NEW! Master Swift design patterns with my latest book! >>

< Previous: Protocol-oriented programming for beginners   Next: Wrap up >

Extensions for brevity

Like I said earlier, it's extremely common for developers to use extensions to add functionality to things. In some ways, extensions are similar to subclasses, because we could easily subclass UIView and add new methods to it like this:

func fadeOut(duration: TimeInterval) {
    UIView.animate(withDuration: duration) { [unowned self] in
        self.alpha = 0
    }
}

So why use extensions at all? The main reason is extensibility: extensions work across all data types, and they don't conflict when you have more than one. That is, we could make a UIView subclass that adds fadeOut(), but what if we find some open source code that contains a spinAround() method? We would have to copy and paste it in to our subclass, or perhaps even subclass again.

With extensions you can have ten different pieces of functionality in ten different files – they can all modify UIView directly, and you don't need to subclass anything. A common naming scheme for naming your extension files is Type+Modifier.swift, for example String+RandomLetter.swift.

If you find yourself wanting to make views fade out often, an extension is perfect for you. If you find yourself trimming whitespace off strings frequently, you'll probably get tired of using this monstrosity:

str = str.trimmingCharacters(in: CharacterSet.whitespacesAndNewlines)

…so why not just make an extension like this:

extension String {
    mutating func trim() {
        self = trimmingCharacters(in: CharacterSet.whitespacesAndNewlines)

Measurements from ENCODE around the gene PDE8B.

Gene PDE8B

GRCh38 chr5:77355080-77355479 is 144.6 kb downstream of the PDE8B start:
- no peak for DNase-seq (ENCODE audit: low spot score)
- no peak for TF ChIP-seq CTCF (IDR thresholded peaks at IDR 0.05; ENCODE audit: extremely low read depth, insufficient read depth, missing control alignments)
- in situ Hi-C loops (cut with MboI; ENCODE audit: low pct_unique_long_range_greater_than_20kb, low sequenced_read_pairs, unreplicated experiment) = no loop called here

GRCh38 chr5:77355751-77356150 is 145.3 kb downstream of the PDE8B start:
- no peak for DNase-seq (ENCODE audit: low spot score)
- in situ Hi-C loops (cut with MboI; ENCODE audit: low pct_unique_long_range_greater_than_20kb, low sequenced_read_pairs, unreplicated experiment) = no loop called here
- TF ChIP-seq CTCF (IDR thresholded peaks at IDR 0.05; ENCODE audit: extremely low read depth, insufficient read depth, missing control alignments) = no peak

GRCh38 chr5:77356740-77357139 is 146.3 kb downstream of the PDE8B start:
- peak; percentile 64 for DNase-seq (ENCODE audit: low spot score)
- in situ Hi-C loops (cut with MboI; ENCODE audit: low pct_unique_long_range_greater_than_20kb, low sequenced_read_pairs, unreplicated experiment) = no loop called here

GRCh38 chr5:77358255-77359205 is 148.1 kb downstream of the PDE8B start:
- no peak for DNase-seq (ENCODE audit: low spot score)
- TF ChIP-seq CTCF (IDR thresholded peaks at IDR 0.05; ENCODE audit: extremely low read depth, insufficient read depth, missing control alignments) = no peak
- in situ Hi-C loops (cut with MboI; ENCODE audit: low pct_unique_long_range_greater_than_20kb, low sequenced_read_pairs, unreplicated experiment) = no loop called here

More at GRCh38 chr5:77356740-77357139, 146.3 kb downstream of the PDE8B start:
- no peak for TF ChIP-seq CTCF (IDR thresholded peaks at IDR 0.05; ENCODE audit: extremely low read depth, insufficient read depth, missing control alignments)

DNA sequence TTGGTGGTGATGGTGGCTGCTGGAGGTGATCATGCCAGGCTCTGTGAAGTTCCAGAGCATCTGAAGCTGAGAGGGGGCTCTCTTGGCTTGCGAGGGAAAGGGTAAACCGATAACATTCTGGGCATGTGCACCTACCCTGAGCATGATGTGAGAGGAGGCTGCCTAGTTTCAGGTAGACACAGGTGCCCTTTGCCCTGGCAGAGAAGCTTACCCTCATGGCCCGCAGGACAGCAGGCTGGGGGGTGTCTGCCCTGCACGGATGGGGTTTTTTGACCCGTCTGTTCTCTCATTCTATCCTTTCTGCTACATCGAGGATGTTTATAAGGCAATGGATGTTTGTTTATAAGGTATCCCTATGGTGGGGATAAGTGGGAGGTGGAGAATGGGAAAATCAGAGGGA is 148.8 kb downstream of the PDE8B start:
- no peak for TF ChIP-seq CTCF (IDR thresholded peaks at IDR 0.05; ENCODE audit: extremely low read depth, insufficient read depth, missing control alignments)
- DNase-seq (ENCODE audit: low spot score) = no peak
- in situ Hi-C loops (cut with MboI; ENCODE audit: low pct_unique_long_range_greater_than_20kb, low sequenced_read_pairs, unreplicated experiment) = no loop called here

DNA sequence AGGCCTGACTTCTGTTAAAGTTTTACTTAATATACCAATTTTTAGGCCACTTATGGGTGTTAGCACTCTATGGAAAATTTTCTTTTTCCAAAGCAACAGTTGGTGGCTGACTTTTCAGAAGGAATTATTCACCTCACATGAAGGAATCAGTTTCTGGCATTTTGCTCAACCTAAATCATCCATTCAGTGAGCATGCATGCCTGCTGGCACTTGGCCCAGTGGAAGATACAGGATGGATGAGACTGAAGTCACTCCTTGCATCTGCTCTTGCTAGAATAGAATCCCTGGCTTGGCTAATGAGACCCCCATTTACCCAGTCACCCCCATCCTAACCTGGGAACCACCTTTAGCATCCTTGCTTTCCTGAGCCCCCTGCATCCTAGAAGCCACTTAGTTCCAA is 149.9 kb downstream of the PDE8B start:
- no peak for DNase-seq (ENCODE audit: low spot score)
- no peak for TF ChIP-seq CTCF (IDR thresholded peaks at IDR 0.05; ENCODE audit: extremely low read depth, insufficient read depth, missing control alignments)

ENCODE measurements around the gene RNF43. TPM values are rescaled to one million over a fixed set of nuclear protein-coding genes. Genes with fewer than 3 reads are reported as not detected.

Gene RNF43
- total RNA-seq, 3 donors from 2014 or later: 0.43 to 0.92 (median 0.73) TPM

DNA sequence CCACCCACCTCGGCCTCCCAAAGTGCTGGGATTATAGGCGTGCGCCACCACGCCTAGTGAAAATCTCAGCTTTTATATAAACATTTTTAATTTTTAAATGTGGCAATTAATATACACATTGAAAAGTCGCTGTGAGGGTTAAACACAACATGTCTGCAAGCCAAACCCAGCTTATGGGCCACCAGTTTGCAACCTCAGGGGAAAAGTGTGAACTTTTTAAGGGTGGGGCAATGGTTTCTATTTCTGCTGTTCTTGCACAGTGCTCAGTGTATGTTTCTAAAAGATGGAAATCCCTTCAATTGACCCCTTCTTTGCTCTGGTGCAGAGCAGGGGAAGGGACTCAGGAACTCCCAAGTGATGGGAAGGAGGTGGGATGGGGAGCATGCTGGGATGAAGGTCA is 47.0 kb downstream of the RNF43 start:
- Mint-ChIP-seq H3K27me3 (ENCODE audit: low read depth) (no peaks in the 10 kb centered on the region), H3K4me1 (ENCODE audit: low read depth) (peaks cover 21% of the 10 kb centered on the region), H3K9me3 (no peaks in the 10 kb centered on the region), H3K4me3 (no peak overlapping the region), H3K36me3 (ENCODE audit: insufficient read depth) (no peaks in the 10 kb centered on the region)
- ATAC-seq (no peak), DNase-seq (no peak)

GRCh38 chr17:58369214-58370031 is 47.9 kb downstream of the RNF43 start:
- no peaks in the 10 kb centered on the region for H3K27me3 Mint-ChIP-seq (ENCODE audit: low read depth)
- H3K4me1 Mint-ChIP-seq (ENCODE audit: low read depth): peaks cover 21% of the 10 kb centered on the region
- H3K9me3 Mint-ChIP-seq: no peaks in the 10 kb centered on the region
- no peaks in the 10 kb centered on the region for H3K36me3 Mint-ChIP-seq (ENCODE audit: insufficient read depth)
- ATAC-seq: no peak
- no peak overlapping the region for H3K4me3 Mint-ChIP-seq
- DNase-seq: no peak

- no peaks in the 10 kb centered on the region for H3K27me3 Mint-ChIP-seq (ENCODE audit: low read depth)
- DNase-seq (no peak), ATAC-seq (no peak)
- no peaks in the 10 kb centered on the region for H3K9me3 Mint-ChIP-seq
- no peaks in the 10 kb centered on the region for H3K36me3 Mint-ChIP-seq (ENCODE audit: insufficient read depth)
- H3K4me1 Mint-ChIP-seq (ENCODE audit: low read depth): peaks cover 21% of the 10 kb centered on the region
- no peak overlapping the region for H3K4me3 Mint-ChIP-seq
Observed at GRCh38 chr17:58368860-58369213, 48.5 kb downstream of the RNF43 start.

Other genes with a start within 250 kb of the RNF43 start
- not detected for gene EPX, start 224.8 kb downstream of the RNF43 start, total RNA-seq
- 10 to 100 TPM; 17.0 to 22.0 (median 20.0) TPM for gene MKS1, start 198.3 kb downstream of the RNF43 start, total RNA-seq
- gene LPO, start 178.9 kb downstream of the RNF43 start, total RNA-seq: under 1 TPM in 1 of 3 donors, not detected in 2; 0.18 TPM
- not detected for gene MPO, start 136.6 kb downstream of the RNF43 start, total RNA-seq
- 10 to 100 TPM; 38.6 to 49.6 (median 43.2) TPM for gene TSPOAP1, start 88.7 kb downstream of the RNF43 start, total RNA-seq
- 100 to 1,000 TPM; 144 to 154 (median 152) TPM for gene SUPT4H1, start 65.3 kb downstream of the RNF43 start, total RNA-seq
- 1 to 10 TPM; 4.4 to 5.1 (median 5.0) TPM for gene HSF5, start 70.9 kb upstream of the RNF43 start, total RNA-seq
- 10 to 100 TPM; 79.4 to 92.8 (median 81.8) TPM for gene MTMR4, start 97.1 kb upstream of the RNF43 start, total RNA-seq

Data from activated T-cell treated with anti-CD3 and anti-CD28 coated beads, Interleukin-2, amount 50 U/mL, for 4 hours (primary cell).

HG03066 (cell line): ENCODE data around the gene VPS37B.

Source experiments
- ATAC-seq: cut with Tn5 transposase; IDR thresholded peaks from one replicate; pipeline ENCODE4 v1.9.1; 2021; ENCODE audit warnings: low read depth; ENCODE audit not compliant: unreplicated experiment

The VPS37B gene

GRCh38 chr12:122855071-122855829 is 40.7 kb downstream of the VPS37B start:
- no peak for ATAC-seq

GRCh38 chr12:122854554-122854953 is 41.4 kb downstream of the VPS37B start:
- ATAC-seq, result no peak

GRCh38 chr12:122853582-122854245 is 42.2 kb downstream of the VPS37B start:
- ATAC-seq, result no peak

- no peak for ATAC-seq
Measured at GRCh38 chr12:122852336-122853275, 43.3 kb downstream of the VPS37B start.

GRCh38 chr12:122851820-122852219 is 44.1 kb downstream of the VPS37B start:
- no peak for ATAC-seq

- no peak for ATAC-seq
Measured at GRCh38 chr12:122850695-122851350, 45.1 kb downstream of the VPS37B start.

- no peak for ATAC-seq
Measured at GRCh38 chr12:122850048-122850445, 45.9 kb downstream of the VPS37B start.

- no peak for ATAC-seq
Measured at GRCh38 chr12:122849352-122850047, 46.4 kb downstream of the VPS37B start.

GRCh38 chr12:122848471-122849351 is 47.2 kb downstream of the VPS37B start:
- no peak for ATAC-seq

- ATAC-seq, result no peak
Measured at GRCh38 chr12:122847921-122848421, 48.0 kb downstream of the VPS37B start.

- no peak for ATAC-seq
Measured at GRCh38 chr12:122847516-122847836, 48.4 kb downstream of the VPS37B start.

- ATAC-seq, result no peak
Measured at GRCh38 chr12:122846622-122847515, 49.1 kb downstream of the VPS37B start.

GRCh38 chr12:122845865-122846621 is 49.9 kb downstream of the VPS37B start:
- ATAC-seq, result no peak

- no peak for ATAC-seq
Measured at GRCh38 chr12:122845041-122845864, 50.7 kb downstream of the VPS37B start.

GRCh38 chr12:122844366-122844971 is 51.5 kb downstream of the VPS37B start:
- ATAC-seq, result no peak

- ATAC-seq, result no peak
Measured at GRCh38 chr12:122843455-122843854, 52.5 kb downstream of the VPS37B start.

}
}

You can extend as much as you want, although it's good practice to keep differing functionality separated into individual files. That said, "good practice" and "I'm up against a deadline" are rarely the same, so expect to see extensions named String+Additions.swift that add a collection of unrelated things to the String struct.

One tip: when you’re making your extensions, try to think about whether it makes more sense for your code to be a method or a property. For example, the trim() code above is probably a good fit for a method, but you could also make it a computed property if you prefer, like this:

extension String {
    var trimmed: String {
        return self.trimmingCharacters(in: CharacterSet.whitespacesAndNewlines)
    }
}

Very roughly, things that make sense as methods should be verbs, like trim() or trimmed(). Things that describe state – even when that state is calculated – should be properties, e.g. UIColor.blue.

If you want to see what super-charging Swift's built-in data types can look like, look up the ExSwift extension catalog on GitHub at https://github.com/pNre/ExSwift.

Go from iOS to macOS the easy way!

If you like Hacking with Swift, you'll love Hacking with macOS – learn to build macOS apps today, using 18 real-world projects!

< Previous: Protocol-oriented programming for beginners   Next: Wrap up >
MASTER SWIFT NOW
Buy Practical iOS 12 Buy Pro Swift Buy Swift Design Patterns Buy Practical iOS 11 Buy Swift Coding Challenges Buy Server-Side Swift (Vapor Edition) Buy Server-Side Swift (Kitura Edition) Buy Hacking with macOS Buy Advanced iOS Volume One Buy Hacking with watchOS Buy Hacking with tvOS Buy Hacking with Swift Buy Dive Into SpriteKit Buy Swift in Sixty Seconds Buy Objective-C for Swift Developers Buy Beyond Code

Was this page useful? Let me know!

Click here to visit the Hacking with Swift store >>